23/24.02.19 – being grumpy and walking it off

First things first – there’s a ramen place nearby and it’s so good we went TWICE this week. Shout out to RaRa for making us deliriously happy.

And also, YES, we do actually eat at home. I’ve gotten quite a few questions about this, and I actually still cook A LOT. It’s just not as aesthetic or cool or picture worthy. For example, Saturday night I tried really hard to make my mom’s fried fish recipe. It was great, though not as great as hers. Tyler loves the common fish here - barramundi – so much so he has seriously mentioned getting a tattoo of it. It’s just a normal flaky white fish. Sometimes I don’t understand that kid.

Last night we made quesadillas, which were not the best/not the worst. They don’t seem to have anything resembling Mexican cheese here. We used “tasty” cheese, which seems to be a white cheddar? Maybe? It just wasn’t the same. I miss that sweet fiesta blend from back home.

So we do cook - it’s just not that amazing. We’ve been trying to avoid buying unnecessary ingredients, and generally working pretty low budget. We’re living that fixed income lifestyle!

Speaking of limited money, Saturday we went to see the David Goldblatt retrospective at the Museum of Contemporary Art. Though the main museum collection is free, this exhibition requires a ticket. Tyler and I seriously contemplated not going, or just me going and him doing something else (seriously, we’re becoming SO FRUGAL), but we eventually decided to just go for it and both get a ticket and THANK GOD WE DID. It was a beautiful exhibition, and while Goldblatt is most well known for his black + white work documenting apartheid, I was amazed by his work made between South Africa and Western Australia of asbestos mining. It was completely in my wheelhouse and area of interest, the prints were huge and beautiful and maybe I need to try printing on rag? I left invigorated and ready to make some work! Tyler and I turned to each other as we left and commented on how thankful we were to have decided to just bite the bullet and both go.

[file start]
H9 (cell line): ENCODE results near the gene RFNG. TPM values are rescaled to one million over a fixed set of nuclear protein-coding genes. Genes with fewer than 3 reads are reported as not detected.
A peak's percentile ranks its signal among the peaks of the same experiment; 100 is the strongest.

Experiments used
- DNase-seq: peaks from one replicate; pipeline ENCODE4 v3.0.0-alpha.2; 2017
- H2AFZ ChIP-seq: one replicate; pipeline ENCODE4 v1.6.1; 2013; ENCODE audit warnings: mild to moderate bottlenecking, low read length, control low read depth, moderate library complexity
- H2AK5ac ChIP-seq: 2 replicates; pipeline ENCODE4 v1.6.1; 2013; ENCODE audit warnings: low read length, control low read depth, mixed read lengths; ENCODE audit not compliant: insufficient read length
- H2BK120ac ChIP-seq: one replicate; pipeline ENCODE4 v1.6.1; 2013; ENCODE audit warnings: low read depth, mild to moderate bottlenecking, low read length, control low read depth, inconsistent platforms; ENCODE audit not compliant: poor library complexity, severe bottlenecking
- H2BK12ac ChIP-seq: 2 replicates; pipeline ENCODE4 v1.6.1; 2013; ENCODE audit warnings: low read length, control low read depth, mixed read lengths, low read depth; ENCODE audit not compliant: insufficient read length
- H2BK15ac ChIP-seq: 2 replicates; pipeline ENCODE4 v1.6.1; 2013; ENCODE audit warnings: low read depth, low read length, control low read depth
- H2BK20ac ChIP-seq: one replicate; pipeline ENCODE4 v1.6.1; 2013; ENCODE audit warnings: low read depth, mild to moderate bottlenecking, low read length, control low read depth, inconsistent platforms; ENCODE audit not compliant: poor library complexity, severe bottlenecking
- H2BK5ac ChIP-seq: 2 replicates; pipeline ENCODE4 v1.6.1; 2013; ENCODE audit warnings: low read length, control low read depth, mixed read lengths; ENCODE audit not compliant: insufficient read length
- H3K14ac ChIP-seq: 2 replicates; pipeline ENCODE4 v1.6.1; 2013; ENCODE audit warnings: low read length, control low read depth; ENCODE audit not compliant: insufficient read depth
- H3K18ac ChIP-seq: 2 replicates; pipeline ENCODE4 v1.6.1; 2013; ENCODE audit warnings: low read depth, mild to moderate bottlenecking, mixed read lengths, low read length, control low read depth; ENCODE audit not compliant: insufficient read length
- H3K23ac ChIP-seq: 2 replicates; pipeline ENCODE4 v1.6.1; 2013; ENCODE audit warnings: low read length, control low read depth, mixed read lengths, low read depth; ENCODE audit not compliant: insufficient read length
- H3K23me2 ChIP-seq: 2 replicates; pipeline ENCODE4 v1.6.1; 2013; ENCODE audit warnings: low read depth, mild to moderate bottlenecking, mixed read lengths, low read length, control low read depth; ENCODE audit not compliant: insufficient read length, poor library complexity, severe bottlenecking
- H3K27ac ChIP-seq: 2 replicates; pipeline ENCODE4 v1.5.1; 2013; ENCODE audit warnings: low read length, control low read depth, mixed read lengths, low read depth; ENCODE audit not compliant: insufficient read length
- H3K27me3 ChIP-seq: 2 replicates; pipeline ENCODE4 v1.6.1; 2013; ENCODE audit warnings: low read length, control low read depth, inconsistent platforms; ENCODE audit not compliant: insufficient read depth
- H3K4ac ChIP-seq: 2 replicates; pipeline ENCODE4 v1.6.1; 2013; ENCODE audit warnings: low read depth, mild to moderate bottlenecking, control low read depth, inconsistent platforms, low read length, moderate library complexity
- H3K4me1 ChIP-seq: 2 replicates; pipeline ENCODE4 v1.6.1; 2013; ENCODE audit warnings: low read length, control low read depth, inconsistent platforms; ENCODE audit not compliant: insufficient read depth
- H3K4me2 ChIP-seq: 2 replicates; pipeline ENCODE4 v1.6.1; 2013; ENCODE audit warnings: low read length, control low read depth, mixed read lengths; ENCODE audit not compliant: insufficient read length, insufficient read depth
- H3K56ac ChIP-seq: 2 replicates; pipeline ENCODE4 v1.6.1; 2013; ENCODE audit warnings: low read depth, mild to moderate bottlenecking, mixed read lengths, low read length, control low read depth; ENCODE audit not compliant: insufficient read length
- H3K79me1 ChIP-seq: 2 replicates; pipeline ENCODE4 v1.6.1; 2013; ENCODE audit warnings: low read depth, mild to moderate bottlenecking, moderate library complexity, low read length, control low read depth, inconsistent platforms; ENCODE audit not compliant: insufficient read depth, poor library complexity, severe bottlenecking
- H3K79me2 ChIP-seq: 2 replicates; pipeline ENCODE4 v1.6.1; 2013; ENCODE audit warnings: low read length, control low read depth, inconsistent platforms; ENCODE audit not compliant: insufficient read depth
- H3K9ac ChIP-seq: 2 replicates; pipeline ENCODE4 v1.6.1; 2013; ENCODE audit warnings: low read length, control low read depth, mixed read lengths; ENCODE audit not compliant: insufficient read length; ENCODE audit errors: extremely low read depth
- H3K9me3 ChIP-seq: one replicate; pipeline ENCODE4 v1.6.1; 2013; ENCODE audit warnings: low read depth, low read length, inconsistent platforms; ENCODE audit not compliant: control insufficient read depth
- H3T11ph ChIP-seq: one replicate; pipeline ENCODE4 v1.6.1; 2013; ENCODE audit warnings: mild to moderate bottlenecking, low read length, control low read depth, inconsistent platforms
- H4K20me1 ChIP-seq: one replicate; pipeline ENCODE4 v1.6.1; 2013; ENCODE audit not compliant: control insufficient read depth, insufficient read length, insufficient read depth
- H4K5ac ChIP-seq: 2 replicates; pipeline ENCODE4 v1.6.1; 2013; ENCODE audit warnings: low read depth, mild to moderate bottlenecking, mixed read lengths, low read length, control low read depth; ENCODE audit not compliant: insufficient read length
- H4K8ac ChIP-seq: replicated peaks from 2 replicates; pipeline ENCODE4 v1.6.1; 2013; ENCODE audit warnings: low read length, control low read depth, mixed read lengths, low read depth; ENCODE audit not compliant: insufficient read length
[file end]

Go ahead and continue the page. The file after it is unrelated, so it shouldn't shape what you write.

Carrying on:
Sunday 24 Feb – we very nearly did not leave the house today. It was cloudy and intermittently raining. We’ve had pretty miserable weather here for the last three days or so, and after weeks of sunshine and clear blue skies it’s put us both in the most foul of moods. Being in Sydney when it rains somehow feels even worse than back home – I feel this incredible sense of guilt if we don’t go out, like when you’re on vacation and can’t go to the beach or see the sights. It’s still hard for me to remember that this place is HOME, and that it’s okay to take a day to stay indoors and read, do research, or god forbid, watch television.

By the time we rolled out of bed and got ourselves together it was nearly noon. I then started playing the mental strategic planning game, attempting to figure out if any of the ideas I had were actually doable in the weather AND knowing we had already lost half our day. I know this is quite a common issue, but being as controlling and neurotic as I am, I can’t stand going anywhere of interest without enough time to actually do everything I want in that place. I don’t ever want an adventure to be cut short. Even if I know we can go back in the near future! This is why I generally overplan any trip we take. I really need to learn how to relax…but 27 years and counting, I’m still this way.